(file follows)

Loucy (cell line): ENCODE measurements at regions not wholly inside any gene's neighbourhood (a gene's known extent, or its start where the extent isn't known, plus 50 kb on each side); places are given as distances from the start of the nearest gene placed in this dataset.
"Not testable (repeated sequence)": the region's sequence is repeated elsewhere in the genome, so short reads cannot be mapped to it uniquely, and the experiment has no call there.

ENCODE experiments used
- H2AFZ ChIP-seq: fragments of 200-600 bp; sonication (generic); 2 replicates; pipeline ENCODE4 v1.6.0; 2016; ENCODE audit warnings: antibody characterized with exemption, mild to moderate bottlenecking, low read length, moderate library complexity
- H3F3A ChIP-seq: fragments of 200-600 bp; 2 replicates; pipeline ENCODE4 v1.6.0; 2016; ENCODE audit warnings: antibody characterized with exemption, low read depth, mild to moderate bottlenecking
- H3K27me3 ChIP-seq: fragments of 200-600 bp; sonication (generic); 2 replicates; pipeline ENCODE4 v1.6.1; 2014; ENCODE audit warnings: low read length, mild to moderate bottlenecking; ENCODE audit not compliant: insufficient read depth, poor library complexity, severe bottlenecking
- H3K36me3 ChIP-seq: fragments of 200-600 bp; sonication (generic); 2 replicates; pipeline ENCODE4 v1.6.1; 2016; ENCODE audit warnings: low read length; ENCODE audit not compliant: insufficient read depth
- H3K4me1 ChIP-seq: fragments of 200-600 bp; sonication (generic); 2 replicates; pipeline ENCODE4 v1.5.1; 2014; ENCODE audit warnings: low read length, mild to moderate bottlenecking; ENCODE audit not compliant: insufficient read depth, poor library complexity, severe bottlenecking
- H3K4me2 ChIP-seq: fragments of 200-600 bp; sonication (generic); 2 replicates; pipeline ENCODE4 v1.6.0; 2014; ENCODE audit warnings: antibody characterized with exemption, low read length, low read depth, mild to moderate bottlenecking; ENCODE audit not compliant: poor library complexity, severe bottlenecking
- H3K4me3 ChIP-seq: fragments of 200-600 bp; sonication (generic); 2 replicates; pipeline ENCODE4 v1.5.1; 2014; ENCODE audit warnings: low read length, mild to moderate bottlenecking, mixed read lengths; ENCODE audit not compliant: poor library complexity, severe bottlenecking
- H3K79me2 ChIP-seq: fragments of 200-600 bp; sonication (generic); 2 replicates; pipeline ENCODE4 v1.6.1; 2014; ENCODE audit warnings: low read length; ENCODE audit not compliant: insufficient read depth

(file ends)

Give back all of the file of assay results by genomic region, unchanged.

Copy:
Loucy (cell line): ENCODE measurements at regions not wholly inside any gene's neighbourhood (a gene's known extent, or its start where the extent isn't known, plus 50 kb on each side); places are given as distances from the start of the nearest gene placed in this dataset.
"Not testable (repeated sequence)": the region's sequence is repeated elsewhere in the genome, so short reads cannot be mapped to it uniquely, and the experiment has no call there.

ENCODE experiments used
- H2AFZ ChIP-seq: fragments of 200-600 bp; sonication (generic); 2 replicates; pipeline ENCODE4 v1.6.0; 2016; ENCODE audit warnings: antibody characterized with exemption, mild to moderate bottlenecking, low read length, moderate library complexity
- H3F3A ChIP-seq: fragments of 200-600 bp; 2 replicates; pipeline ENCODE4 v1.6.0; 2016; ENCODE audit warnings: antibody characterized with exemption, low read depth, mild to moderate bottlenecking
- H3K27me3 ChIP-seq: fragments of 200-600 bp; sonication (generic); 2 replicates; pipeline ENCODE4 v1.6.1; 2014; ENCODE audit warnings: low read length, mild to moderate bottlenecking; ENCODE audit not compliant: insufficient read depth, poor library complexity, severe bottlenecking
- H3K36me3 ChIP-seq: fragments of 200-600 bp; sonication (generic); 2 replicates; pipeline ENCODE4 v1.6.1; 2016; ENCODE audit warnings: low read length; ENCODE audit not compliant: insufficient read depth
- H3K4me1 ChIP-seq: fragments of 200-600 bp; sonication (generic); 2 replicates; pipeline ENCODE4 v1.5.1; 2014; ENCODE audit warnings: low read length, mild to moderate bottlenecking; ENCODE audit not compliant: insufficient read depth, poor library complexity, severe bottlenecking
- H3K4me2 ChIP-seq: fragments of 200-600 bp; sonication (generic); 2 replicates; pipeline ENCODE4 v1.6.0; 2014; ENCODE audit warnings: antibody characterized with exemption, low read length, low read depth, mild to moderate bottlenecking; ENCODE audit not compliant: poor library complexity, severe bottlenecking
- H3K4me3 ChIP-seq: fragments of 200-600 bp; sonication (generic); 2 replicates; pipeline ENCODE4 v1.5.1; 2014; ENCODE audit warnings: low read length, mild to moderate bottlenecking, mixed read lengths; ENCODE audit not compliant: poor library complexity, severe bottlenecking
- H3K79me2 ChIP-seq: fragments of 200-600 bp; sonication (generic); 2 replicates; pipeline ENCODE4 v1.6.1; 2014; ENCODE audit warnings: low read length; ENCODE audit not compliant: insufficient read depth